LK: There are a couple of different versions floating around from Meric’s mouth. He had titled the EP as “Dodo Birds,” and that’s what we were called for a while. Then we changed the name to The Dodos, and we attribute that particular mutation to one Red Hunter, who played under the alias of Peter and the Wolf. If people are familiar with his music, it’s pretty awesome. He often got compared to Bill Callahan, or “Smog”, and he hated that comparison, but it was apt. We did our first tour with him, and he kept calling us The Dodos, and we’re like “Damn, that sounds a lot better than Dodo Bird!”

AA: So it was Meric who came up with the original name. Any idea where Dodo Bird came from?
LK: He said a few different things; I don’t which one to believe! But his mom speaks a version of French, and there’s a saying in French called faire dodo which means “to take a little nap”, and I think that somehow that worked its way into his decision.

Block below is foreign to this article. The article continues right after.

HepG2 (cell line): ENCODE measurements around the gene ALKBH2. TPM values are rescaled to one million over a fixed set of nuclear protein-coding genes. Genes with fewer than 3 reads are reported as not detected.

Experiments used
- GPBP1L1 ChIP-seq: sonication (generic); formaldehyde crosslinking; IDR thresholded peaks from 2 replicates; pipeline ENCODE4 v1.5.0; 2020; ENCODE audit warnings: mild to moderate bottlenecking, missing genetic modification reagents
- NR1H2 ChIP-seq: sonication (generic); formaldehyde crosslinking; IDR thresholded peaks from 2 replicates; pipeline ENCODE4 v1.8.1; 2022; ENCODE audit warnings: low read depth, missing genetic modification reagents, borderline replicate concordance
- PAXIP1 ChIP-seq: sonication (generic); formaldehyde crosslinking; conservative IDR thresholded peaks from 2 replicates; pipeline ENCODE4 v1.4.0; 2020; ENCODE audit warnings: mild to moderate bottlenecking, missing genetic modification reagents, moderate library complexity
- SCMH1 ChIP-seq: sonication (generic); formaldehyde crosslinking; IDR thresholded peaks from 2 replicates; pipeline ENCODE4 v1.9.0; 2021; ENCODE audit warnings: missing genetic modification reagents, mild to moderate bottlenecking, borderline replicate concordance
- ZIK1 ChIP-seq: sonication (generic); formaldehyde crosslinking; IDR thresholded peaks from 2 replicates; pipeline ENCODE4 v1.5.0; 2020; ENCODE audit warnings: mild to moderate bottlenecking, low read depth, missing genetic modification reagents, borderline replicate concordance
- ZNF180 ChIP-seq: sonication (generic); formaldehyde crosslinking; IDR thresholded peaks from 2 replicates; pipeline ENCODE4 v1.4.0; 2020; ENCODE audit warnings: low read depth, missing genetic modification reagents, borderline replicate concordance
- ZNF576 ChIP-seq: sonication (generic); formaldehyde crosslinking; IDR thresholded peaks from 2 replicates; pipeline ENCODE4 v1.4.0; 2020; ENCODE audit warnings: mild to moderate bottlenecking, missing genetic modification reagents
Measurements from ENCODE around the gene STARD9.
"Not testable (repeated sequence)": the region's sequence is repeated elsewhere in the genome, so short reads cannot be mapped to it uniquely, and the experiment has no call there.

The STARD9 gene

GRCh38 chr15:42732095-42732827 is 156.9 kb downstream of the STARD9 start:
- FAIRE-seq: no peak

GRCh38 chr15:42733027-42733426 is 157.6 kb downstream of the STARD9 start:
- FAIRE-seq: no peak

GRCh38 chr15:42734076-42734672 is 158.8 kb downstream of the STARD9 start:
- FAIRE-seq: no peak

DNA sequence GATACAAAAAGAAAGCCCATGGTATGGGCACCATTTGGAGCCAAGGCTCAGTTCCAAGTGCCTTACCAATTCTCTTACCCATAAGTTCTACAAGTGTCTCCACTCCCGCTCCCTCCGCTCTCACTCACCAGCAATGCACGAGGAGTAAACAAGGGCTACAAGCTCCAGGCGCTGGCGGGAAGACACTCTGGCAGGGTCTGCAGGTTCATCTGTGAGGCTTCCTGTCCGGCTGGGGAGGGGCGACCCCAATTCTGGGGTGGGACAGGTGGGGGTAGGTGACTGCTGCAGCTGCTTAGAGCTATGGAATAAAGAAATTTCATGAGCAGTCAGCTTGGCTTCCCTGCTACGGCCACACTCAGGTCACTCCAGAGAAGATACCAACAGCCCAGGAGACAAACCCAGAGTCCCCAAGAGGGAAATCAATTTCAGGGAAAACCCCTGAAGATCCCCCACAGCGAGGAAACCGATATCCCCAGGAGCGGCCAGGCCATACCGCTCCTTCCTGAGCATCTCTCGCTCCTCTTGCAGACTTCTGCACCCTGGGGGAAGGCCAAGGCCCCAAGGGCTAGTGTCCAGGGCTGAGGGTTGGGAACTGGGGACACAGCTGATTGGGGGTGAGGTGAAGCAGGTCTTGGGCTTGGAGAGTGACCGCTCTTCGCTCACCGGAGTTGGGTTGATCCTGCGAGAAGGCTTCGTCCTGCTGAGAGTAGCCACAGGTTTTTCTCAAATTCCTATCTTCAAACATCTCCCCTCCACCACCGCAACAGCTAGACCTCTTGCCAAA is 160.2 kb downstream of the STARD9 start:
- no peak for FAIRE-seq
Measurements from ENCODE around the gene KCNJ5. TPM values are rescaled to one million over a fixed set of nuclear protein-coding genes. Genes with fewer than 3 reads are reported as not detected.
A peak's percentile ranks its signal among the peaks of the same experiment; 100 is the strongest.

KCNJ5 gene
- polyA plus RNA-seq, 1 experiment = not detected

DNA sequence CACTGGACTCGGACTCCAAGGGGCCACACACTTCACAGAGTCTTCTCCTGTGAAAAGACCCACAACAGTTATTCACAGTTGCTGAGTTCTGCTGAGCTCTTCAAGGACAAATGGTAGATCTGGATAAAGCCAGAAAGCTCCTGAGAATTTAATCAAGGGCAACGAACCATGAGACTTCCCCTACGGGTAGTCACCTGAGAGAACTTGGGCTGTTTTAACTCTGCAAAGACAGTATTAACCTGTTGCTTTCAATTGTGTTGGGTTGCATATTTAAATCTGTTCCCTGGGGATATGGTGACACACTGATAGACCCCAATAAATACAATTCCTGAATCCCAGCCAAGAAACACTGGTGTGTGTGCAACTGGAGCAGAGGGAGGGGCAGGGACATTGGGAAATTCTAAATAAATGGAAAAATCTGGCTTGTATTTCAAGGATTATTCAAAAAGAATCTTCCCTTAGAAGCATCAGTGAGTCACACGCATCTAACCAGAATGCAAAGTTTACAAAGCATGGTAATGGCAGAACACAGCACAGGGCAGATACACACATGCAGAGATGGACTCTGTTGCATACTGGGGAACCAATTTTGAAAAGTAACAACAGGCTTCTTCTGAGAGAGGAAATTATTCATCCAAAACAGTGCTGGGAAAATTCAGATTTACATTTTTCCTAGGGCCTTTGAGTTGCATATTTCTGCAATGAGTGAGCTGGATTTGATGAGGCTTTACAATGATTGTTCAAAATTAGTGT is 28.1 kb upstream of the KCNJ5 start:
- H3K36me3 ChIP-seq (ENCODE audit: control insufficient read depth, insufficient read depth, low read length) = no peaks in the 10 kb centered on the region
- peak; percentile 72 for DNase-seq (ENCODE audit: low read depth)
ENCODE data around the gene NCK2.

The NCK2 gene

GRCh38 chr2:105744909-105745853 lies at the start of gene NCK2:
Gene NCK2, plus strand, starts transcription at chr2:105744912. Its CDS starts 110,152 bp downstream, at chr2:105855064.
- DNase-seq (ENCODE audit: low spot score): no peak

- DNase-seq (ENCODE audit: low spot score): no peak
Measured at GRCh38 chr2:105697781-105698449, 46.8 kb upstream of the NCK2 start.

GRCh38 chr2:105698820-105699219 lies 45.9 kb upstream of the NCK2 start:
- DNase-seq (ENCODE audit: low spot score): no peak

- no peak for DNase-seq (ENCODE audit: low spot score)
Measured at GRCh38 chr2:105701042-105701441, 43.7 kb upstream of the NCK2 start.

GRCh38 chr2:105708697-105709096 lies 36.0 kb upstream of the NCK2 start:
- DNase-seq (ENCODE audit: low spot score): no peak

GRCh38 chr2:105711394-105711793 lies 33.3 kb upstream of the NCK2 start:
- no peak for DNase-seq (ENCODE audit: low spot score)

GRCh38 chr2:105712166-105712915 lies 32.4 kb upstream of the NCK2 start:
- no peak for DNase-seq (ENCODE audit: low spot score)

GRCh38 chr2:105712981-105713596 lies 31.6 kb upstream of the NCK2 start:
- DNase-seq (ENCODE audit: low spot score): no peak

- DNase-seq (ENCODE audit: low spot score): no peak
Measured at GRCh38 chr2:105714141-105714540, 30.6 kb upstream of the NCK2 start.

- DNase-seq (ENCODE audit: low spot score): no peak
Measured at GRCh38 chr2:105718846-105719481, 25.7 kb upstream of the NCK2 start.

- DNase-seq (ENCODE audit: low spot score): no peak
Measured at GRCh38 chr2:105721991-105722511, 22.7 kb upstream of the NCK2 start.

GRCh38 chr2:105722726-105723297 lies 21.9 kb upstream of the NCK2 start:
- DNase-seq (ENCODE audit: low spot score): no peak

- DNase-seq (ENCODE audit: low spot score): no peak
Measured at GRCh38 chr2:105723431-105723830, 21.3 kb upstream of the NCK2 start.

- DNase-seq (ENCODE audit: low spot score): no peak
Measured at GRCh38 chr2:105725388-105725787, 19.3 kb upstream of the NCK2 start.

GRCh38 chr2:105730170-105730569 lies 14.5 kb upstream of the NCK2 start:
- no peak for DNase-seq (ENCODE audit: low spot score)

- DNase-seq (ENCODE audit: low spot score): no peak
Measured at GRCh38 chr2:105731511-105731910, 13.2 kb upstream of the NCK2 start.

AA: How would you describe your style to some of my college readers who aren’t familiar with The Dodos?
LK: Well, as we’ve been talking a lot about drumming, our style is very rhythmic, and kind of very precise. We’re very syncopated, very polyrhythmic and very energetic. A lot of our songs are sort of on this grid, or framework, where there’s not a lot of spaciness. We want to introduce all sorts of textures if we can.

AA: How was your songwriting different on your new album?